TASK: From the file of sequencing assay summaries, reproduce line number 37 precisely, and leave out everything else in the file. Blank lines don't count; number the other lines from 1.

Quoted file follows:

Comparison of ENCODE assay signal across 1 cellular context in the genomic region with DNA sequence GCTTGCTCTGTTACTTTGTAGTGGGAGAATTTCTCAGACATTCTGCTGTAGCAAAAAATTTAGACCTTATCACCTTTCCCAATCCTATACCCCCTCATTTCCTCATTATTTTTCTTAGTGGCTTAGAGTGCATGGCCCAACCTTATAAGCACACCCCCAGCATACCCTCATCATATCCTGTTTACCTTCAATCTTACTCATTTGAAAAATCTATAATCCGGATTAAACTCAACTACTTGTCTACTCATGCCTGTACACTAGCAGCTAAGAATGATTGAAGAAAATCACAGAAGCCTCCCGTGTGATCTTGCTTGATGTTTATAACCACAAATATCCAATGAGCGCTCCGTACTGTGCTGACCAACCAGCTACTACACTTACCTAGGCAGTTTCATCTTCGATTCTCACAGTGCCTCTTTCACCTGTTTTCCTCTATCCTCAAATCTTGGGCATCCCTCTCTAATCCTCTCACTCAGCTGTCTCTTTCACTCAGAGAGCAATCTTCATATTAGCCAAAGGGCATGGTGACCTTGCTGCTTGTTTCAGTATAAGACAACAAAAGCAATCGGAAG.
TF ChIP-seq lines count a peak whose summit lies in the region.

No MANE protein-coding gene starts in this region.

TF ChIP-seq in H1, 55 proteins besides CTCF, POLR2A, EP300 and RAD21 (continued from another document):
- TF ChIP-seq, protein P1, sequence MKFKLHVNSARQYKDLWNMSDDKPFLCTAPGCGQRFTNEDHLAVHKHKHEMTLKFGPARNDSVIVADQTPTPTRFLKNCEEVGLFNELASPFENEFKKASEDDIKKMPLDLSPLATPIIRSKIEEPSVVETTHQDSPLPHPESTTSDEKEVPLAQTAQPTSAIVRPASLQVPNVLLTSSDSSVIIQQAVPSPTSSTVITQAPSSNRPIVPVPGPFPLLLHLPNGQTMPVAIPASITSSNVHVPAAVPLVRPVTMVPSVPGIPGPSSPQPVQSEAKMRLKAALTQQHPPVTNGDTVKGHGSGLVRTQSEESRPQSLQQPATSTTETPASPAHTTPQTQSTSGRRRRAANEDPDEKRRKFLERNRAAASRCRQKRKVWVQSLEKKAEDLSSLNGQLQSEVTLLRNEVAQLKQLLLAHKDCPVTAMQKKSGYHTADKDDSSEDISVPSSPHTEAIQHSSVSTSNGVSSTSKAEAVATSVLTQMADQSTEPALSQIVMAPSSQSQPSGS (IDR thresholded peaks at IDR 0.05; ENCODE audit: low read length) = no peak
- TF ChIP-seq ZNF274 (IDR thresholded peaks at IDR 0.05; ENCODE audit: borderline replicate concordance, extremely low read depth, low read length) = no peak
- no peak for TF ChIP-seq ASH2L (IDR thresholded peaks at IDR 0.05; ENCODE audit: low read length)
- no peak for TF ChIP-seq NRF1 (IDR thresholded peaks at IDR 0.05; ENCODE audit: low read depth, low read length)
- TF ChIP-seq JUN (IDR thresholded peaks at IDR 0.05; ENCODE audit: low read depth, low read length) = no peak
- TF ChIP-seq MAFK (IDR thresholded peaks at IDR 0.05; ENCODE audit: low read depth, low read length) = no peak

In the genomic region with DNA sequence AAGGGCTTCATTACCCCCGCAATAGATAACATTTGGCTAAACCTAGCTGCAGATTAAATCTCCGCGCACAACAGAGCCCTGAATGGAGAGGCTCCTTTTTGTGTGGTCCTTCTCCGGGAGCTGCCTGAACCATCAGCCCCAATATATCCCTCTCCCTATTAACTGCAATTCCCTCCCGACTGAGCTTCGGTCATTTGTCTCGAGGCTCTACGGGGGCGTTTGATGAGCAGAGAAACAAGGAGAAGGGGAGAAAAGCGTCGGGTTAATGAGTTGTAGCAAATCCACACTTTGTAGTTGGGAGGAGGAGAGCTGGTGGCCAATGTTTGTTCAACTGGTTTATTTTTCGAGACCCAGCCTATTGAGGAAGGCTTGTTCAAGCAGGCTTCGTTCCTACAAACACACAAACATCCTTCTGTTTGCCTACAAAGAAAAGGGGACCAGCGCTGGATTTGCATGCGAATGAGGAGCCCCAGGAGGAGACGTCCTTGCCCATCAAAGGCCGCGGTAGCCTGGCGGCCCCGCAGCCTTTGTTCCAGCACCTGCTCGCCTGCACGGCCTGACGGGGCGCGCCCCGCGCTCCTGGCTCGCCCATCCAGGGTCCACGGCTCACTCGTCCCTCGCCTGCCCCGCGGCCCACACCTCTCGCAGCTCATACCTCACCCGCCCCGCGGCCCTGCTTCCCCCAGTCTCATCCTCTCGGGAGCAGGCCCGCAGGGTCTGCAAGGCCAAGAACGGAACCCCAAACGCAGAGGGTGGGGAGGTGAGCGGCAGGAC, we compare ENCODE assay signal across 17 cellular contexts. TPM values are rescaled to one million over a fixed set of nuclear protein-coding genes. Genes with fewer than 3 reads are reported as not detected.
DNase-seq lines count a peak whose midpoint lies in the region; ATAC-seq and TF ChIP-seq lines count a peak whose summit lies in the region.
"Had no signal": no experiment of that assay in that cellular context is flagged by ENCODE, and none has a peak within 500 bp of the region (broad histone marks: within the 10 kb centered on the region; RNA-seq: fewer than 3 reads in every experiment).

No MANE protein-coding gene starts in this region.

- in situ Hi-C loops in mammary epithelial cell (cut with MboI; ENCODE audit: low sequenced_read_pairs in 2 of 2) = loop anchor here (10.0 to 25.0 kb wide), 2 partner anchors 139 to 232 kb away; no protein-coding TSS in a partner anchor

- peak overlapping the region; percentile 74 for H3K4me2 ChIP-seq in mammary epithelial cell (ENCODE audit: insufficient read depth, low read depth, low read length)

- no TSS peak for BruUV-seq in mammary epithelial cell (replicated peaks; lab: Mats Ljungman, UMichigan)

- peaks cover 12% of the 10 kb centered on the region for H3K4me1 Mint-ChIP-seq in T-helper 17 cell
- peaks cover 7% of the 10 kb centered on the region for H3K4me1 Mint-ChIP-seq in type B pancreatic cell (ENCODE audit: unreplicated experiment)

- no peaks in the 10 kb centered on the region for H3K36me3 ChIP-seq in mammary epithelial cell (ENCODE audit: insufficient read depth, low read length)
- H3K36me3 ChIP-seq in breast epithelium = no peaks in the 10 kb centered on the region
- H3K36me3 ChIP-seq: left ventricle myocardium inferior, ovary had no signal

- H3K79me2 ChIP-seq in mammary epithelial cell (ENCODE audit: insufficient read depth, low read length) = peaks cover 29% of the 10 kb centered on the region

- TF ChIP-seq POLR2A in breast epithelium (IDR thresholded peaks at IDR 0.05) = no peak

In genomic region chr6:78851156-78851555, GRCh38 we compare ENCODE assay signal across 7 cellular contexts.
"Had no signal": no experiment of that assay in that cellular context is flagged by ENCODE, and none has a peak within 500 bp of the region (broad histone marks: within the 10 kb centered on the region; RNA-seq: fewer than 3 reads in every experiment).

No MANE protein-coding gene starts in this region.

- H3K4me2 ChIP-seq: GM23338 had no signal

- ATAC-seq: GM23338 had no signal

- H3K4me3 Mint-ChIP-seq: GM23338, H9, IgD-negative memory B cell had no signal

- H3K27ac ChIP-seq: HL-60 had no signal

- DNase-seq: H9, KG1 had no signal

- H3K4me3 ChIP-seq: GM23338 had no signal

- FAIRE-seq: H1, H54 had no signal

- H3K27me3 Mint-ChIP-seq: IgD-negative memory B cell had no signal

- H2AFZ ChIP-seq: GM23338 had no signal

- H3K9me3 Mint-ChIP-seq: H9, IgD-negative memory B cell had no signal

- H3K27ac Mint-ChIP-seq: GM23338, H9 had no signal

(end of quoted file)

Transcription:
- H3K9me3 Mint-ChIP-seq: H9, IgD-negative memory B cell had no signal